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The impact of COVID-19 on education

The COVID-19 pandemic is first and foremost a health crisis. Many countries have (rightly) decided to close schools, colleges and universities. The crisis crystallises the dilemma policymakers are facing between closing schools (reducing contact and saving lives) and keeping them open (allowing workers to work and maintaining the economy). The severe short-term disruption is felt by many families around the world: home schooling is not only a massive shock to parents’ productivity,...

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Building effective short-time work schemes for the COVID-19 crisis

The international public-health response to the COVID-19 pandemic has put our economies into severe hardship. The economic crisis we are experiencing is highly unusual. This is not only because of the unprecedented scope and speed with which business activity has come to a halt, but also for the largely asymmetric effects it is having on different sectors of the economy, with some having experienced drastic contraction and others being under pressure due to labour shortages. And...

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Coping with a dual shock: COVID-19 and oil prices

The novel coronavirus, which Chinese authorities first reported to the World Health Organization (WHO) on 31 December 2019, has spread globally. The virus has infected more than 300,000 people, causing about 13,000 deaths (as of 22 March 2020), although more than 90,000 individuals have now recovered. Countries in the Middle East and North Africa (MENA) face a dual shock: the COVID-19 pandemic and a collapse in oil prices. The virus has seriously affected Iran and has spread to...

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COVID- 19, inequality, and gig economy workers

While some countries have provided assistance to workers unable to perform tasks from home during the COVID-19 pandemic, certain categories of workers tend to fall through the cracks of these programmes. This column reports the findings of a survey of precarious workers in France, including gig economy workers such food delivery bikers. Traditional gig economy workers with incomes under €1,000 a month were more likely to keep working despite the highly elevated health risk of...

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Economists in the 2008 crisis: Slow to see, fast to act

As the 2008 Global Crisis was unfolding, the public – both general and academic – began criticising economics and finance scholars for failing to anticipate it. Bernanke (2018: 1) suggested that the full nature of the crisis was not anticipated because “… economists and policymakers significantly underestimated its ultimate impact on the real economy.” Moreover, all existing models ignored the behaviour of financial intermediaries and other credit-related factors. According to...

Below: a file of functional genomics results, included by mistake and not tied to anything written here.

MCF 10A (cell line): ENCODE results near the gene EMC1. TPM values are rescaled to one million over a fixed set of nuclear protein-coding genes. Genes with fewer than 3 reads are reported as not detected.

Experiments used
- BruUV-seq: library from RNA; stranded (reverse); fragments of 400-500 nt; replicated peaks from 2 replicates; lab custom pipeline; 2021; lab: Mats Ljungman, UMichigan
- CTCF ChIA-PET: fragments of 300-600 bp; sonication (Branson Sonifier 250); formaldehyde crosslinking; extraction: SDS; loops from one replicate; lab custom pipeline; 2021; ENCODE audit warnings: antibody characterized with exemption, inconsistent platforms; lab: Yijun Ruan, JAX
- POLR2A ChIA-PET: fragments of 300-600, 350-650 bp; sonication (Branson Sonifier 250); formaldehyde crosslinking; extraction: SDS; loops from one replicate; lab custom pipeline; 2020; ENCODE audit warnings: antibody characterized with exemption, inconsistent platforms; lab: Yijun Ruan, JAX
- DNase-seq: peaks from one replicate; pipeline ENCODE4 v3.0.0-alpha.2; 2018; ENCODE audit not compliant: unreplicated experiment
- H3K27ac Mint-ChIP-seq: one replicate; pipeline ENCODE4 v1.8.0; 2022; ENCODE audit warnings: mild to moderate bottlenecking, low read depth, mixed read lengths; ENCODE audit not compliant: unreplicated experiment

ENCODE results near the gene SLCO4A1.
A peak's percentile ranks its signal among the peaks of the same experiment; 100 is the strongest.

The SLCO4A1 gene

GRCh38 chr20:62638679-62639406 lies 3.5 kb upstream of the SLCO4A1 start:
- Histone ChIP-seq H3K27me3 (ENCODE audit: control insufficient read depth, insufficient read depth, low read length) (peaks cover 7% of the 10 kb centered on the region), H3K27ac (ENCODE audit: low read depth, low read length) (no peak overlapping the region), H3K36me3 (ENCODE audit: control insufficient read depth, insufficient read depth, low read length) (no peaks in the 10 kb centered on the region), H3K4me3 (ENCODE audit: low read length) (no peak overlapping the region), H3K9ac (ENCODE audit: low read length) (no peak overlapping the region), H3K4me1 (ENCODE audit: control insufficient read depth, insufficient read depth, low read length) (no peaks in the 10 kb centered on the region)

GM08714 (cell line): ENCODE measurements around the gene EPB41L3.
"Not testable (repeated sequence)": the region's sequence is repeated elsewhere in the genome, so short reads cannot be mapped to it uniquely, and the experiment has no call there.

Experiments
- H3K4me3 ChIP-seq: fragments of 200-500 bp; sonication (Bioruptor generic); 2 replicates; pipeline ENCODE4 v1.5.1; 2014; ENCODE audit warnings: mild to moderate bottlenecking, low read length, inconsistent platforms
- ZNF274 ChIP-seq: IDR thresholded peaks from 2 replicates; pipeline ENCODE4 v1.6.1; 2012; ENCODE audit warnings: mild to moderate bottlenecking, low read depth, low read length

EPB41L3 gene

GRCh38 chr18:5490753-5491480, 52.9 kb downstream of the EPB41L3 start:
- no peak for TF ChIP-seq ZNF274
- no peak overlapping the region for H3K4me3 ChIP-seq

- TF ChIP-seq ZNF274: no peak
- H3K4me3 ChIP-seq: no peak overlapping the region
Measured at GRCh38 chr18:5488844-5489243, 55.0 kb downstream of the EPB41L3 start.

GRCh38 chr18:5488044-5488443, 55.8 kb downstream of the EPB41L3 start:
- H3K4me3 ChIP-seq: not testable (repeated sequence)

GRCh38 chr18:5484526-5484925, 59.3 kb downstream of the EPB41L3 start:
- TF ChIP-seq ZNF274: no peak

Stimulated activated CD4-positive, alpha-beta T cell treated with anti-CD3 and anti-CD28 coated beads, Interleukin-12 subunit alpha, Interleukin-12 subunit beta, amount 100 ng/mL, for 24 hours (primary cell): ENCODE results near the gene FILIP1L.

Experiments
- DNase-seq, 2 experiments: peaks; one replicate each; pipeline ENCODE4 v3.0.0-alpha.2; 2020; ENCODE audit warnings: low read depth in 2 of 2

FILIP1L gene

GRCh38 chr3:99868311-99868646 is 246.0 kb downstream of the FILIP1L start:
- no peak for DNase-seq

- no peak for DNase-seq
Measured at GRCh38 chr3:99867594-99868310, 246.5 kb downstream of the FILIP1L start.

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The COVID concussion and supply-chain contagion waves

Supply chain contagion waves: Thinking ahead on manufacturing ‘contagion and reinfection’ from the COVID concussion COVID-19’s impact on world manufacturing is radically different than the impact caused by other pandemics over the last 100 years. This one struck all the largest manufacturing economies in the world (Figure 1) – and pretty much all at once. As a result, these nations are entering a very strange type of recession – what might be called the ‘COVID...

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Housing and wealth inequality: A story of policy trade-offs

A house is both a shelter and an asset. The former addresses one of the most basic needs of households: living under a roof. The latter refers to housing being a vehicle for wealth accumulation. Housing market dynamics result from the interaction between these possibly conflicting dimensions. On the one hand, households seek good-quality housing to shelter their families and, nowadays, face a housing affordability crisis in several OECD countries, especially in cities. On the...

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Policy for the COVID-19 crisis: IGM Forum survey

Lockdowns, economic contraction and public investment in treatment capacity: Views of leading economists Just three weeks ago, the likelihood of a major US recession as a consequence of the global pandemic was still in question. In the last few days of March, the number of claims filed for unemployment insurance hit record levels (Department of Labor 2020); the total number of COVID-19 cases in the United States went past 150,000, already substantially higher than...

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Monetary policy and household consumption

Empirical evaluations of monetary policy have traditionally focused on the responses of macroeconomic aggregates. Instead, this column uses detailed administrative data from Norway to uncover substantial heterogeneity in the effects of monetary policy at the household level. The authors find that not only low-liquidity households but also high-liquidity ones also show strong responses. Interest rate changes faced by borrowers and savers feed into consumption, and indirect effects...

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COVID, Fed swaps and the IMF as lender of last resort

Amid escalating concerns about the real implications of the COVID pandemic (Baldwin and Weder di Mauro 2020), emerging markets (EMs) are, once again, in the line of fire. While developed countries can – and should –fund massive fiscal stimuli by issuing debt at interest rates close to zero, EMs are at the short end of the flight to quality: they face a sudden stop, widening of credit spreads and mounting exchange rate pressure; in addition to the generalized decline in global...

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